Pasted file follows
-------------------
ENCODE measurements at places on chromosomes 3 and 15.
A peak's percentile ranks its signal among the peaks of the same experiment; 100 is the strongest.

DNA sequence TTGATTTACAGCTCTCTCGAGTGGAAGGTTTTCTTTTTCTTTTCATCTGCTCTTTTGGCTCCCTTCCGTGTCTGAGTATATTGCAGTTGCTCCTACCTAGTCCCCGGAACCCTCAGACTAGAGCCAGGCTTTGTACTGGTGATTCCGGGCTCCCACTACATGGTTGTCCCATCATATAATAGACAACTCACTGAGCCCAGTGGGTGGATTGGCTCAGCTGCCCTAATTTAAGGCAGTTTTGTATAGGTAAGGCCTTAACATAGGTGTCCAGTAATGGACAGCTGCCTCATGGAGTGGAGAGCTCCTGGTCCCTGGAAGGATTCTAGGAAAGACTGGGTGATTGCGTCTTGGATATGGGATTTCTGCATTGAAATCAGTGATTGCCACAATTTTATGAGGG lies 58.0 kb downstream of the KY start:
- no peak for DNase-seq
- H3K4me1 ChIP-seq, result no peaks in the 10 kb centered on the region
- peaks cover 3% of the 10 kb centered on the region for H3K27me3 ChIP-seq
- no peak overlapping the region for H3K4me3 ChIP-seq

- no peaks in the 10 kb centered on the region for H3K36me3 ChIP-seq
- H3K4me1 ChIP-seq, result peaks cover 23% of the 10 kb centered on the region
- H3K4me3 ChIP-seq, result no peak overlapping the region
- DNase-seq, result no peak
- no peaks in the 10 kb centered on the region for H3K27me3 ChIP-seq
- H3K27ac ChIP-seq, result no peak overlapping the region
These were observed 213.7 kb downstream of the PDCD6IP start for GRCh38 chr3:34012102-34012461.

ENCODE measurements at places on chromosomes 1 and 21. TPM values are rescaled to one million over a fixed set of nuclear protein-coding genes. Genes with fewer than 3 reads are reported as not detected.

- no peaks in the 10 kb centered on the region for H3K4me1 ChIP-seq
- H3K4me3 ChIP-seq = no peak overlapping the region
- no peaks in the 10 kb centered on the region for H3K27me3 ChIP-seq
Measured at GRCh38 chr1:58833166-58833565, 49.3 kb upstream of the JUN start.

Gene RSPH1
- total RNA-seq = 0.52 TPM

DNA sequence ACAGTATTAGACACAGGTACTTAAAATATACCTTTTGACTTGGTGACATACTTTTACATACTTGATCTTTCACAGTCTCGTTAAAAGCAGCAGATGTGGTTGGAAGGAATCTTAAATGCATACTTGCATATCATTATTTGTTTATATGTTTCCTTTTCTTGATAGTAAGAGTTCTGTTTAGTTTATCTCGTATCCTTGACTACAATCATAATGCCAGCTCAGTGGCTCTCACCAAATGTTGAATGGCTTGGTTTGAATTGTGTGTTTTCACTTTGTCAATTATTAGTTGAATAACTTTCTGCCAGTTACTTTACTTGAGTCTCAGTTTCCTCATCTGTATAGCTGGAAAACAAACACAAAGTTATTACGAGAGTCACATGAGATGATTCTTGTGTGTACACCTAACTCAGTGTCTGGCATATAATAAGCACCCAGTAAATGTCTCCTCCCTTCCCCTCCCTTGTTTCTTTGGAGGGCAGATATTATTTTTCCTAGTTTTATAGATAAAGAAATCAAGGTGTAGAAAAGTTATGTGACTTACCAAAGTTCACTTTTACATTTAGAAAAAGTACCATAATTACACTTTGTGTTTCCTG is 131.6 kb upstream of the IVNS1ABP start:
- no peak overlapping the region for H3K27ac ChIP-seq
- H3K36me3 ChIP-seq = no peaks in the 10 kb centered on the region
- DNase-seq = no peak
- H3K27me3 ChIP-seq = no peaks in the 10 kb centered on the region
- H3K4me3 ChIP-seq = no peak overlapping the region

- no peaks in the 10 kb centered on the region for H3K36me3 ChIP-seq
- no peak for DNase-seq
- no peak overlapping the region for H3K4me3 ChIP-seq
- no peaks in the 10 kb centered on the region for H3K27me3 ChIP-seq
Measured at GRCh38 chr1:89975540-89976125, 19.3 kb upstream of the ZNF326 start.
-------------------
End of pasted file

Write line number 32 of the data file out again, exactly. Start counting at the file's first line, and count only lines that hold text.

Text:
Measured at GRCh38 chr1:89975540-89976125, 19.3 kb upstream of the ZNF326 start.